Poverty does not equal misery or failure any more than wealth equals contentment or success. Rich and poor alike are marked by the image of God, and it is this imago dei that endows each person with intrinsic and sacred value. This is what shines through when joy and laughter are found among those in poverty. They are not oblivious to their suffering; they are putting it in its proper place. It is momentary and fleeting, and it will someday be overshadowed by a weight of glory. Not having treasure on earth, they have the opportunity to see the eternal with unclouded eyes.


Note: Washington Presbyterian Church and the editors of this blog do not necessarily endorse all content produced by the individuals or groups referenced here. 

Links for the Weekend (2/11/2022)

Each Friday, I’ll post links to 3–5 resources from around the web you may want to check out.

Burial is Hopeful

What does a hope in resurrection look like for our dead bodies? Here’s a very hopeful answer!

When we take a departed friend and carefully prepare their body, we say that this is them, even though they are briefly not inhabiting it. We stand against the lie that our bodies are sacks of meat that we carry around while our minds are what matter—we say that these bodies are us, for all soul and body can be parted for a time.

An Open Letter to a Distressed Sufferer

Here’s a letter from a CCEF counselor to a friend who is in the midst of great suffering. Perhaps you or a friend might also be helped by the way he points to Jesus.

Dear friend, I have no definitive answer for why God has permitted this particular tsunami to flood your life. But while we can’t penetrate the mysteries of suffering, we can be sure of this: our gracious and strong Lifeguard will not let us be swept away. Whether we are flailing about in our panic or nearly comatose with grief, he holds us fast next to his heart and swims with us toward safety. Our suffering as believers is never the end of the story even when it looms large in our eyes—sometimes as large as death itself.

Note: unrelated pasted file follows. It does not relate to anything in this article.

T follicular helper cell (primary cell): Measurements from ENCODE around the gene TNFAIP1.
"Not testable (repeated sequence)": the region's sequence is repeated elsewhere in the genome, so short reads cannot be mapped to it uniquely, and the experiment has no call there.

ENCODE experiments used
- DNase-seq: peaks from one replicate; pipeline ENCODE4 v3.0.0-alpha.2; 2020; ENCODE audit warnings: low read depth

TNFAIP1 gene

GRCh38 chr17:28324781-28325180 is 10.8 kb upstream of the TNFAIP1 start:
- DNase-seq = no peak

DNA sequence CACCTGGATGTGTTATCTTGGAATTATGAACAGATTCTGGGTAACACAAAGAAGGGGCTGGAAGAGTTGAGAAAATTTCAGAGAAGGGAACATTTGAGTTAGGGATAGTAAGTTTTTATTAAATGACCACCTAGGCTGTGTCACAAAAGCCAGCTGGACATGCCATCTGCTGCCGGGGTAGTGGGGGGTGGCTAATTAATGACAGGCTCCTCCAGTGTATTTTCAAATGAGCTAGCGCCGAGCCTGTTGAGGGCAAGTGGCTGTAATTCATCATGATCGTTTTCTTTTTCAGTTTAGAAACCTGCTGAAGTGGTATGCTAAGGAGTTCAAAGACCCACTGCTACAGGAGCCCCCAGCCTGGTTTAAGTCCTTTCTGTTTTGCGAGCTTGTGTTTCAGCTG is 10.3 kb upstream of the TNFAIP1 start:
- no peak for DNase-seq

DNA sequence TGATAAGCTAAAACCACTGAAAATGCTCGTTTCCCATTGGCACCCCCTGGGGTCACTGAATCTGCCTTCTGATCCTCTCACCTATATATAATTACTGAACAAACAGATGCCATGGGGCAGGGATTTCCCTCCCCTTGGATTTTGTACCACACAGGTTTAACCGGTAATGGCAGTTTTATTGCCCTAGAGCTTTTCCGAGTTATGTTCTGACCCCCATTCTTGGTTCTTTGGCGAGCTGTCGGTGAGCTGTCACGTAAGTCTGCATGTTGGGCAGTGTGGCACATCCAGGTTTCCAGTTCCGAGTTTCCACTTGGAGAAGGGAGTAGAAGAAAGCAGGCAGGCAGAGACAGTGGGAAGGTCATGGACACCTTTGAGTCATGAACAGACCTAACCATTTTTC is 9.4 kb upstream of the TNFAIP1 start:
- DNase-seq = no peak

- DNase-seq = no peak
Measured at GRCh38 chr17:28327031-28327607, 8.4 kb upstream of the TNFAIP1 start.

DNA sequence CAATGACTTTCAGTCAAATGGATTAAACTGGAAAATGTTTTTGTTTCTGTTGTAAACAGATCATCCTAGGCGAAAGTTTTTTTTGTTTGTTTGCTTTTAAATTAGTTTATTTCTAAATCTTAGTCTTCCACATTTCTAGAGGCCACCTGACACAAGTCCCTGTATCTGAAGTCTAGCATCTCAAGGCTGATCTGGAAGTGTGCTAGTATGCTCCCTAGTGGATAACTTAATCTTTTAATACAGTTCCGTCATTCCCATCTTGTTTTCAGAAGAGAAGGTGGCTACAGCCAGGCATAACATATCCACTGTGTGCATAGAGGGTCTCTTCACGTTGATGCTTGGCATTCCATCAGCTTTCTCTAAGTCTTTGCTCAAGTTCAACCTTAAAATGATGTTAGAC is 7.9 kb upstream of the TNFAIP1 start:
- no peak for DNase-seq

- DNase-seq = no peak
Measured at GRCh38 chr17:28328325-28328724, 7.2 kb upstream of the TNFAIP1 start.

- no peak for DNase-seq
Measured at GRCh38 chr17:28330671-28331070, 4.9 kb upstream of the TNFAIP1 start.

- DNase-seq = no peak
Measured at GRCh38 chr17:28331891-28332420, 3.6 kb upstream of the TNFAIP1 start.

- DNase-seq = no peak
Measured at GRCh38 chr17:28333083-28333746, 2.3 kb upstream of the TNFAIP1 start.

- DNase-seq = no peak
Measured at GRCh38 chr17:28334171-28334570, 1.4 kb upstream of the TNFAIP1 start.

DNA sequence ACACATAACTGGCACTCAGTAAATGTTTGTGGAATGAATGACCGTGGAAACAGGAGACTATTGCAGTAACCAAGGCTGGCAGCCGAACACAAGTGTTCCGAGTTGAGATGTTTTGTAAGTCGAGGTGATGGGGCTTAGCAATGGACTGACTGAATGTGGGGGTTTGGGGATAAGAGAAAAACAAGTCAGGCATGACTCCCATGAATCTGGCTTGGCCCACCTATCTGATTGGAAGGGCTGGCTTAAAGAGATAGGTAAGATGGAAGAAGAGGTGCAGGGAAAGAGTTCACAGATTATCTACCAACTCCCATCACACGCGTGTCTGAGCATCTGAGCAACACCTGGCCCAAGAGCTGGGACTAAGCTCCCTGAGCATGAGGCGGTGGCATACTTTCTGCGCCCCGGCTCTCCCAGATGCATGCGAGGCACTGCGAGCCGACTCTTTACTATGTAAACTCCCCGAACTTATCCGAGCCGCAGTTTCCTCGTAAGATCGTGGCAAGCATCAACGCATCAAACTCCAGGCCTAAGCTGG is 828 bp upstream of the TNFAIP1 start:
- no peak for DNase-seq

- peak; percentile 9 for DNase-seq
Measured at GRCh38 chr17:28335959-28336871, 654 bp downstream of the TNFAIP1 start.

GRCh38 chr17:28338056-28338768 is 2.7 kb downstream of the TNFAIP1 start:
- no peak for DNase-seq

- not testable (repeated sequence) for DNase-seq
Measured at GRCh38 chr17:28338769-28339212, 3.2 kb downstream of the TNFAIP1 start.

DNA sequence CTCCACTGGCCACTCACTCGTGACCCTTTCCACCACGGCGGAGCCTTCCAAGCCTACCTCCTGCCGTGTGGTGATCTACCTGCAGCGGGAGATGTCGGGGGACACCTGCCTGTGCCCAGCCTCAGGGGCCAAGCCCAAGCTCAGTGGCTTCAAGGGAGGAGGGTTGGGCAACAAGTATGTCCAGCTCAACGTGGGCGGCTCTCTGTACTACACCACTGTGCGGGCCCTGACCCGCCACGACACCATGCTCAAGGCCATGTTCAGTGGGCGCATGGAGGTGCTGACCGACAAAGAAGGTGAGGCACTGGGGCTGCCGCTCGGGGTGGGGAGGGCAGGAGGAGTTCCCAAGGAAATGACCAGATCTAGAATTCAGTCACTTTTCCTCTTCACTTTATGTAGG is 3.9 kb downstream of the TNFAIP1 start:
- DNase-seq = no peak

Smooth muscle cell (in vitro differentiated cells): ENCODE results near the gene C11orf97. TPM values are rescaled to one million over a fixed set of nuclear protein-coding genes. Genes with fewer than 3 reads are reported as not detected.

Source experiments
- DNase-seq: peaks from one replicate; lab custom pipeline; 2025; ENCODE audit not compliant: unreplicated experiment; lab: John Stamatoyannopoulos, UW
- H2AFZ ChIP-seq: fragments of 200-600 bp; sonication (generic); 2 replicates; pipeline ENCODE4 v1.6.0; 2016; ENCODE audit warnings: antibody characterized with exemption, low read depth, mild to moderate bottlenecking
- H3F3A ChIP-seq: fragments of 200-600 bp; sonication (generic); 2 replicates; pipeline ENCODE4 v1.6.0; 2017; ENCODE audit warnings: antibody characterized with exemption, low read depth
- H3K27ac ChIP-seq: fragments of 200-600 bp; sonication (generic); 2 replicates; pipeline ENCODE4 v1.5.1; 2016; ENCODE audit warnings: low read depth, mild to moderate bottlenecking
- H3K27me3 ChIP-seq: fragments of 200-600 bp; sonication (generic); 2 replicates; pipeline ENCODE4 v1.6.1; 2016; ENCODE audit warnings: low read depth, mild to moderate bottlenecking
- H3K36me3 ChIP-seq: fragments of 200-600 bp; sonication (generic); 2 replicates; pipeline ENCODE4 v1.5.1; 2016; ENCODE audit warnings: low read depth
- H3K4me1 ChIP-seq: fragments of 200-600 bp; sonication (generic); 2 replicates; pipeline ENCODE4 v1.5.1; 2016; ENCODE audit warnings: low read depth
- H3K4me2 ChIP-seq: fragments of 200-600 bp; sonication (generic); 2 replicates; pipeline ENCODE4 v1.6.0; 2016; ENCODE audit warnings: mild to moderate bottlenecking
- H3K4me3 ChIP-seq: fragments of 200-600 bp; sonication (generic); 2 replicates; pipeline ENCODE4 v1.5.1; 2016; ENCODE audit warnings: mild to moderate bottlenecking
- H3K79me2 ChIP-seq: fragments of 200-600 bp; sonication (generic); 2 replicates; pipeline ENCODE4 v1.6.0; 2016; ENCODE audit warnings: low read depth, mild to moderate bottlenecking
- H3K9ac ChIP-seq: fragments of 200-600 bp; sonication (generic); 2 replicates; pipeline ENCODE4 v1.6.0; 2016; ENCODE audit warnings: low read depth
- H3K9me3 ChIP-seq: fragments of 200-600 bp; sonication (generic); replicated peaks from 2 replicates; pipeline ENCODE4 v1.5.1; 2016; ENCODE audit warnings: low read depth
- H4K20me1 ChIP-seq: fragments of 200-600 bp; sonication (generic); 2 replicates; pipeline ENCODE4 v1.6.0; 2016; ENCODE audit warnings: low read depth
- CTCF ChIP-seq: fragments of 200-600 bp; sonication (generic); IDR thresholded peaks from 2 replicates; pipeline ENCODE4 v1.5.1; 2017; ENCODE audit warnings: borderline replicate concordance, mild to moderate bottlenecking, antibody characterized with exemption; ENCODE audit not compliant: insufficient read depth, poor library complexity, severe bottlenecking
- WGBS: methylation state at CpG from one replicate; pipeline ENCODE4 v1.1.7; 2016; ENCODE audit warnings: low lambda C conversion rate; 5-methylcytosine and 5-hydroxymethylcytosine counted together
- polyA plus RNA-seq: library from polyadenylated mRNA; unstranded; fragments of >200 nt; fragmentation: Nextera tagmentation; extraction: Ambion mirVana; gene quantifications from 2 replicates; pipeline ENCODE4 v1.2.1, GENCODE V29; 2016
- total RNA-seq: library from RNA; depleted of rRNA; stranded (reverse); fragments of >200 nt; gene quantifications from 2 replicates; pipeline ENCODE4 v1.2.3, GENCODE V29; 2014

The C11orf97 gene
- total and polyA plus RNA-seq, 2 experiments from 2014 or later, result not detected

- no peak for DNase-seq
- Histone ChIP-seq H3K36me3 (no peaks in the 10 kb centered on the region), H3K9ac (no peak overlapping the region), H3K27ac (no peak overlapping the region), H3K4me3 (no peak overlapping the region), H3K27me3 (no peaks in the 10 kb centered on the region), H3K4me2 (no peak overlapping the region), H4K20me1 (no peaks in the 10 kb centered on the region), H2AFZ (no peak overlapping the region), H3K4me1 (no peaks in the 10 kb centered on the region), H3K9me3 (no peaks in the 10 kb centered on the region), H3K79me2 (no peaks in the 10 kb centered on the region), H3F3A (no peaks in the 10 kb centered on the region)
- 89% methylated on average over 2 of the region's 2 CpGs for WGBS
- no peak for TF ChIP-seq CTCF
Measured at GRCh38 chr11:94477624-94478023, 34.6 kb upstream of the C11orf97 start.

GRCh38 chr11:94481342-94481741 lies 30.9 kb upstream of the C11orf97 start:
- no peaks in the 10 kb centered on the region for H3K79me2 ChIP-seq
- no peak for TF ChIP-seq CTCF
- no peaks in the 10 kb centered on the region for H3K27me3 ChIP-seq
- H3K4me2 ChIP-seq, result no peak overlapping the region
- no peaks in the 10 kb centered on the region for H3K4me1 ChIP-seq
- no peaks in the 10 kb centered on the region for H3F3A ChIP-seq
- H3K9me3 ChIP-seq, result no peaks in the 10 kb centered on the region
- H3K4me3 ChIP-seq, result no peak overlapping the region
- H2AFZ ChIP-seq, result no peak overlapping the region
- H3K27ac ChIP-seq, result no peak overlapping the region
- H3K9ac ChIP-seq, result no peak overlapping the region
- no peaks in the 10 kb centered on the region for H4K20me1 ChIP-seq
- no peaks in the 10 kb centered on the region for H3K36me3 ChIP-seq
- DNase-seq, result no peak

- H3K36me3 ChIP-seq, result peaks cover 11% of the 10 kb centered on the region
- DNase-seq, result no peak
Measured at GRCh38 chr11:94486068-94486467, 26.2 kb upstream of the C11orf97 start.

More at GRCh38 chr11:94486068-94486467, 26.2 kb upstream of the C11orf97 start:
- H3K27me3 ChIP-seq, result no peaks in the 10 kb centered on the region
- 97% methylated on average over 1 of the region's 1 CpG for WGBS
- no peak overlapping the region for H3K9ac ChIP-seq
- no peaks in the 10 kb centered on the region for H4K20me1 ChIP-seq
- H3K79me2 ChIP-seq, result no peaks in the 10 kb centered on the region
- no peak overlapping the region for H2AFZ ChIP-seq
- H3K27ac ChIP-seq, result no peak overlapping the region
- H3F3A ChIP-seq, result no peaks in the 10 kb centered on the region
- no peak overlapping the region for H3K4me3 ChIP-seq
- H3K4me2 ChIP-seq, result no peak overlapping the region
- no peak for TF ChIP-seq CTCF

All This Wasted Worry

Glenna Marshall has a great word for you if you tend to stay awake at night worrying.

I went to bed that night with a personal imperative which I now quote to myself nearly every night when I turn out the light: Go to sleep, for God is awake and he loves you very much. Sometimes the things we worry over are real and serious realities. Kids get sick. Friends die. Bodies break. Finances crumble. Careers slip away. Relationships end. Cars crash. Storms rage. We can’t ignore the difficult things that we face in this life, and we don’t have to pretend to be impervious to the hurts and dangers of life on a broken, fallen planet. And yet, we also don’t have to pretend that we’re somehow preventing all the imagined bad things from happening by lying awake hatching together a rescue plan. The Rescuer has already come. We can trust him with today and tonight because he has promised us an eternity of peace. We can trust him with forever.

On the WPCA Blog This Week

This week on the blog we published an article I wrote called The Winsome Christian. If you haven’t already seen it, check it out!


Note: Washington Presbyterian Church and the editors of this blog do not necessarily endorse all content produced by the individuals or groups referenced here. 

Links for the Weekend (12/3/2021)

Each Friday, I’ll post links to 3–5 resources from around the web you may want to check out.

What We Pray in the Dark

Glenna Marshall suffers from some painful ailments, and I found this account of her seeking the Lord in the midst of pain quite moving. Perhaps it will help you in your pain or in the ways you can love someone who hurts like this.

Pain tells me God doesn’t love me, but Scripture tells me God has demonstrated love in sending Jesus to die in my place. The voice we must listen to is the one that speaks truth—even when we just can’t quite believe in weak moments of pain and doubt. Sometimes all we can pray in the dark is “Lord, I believe—help my unbelief!” And He does. Somehow.

Gentleness Is A Christian Virtue

Those that follow Jesus should be gentle and kind. Craig Thompson explains why this is so necessary in modern times.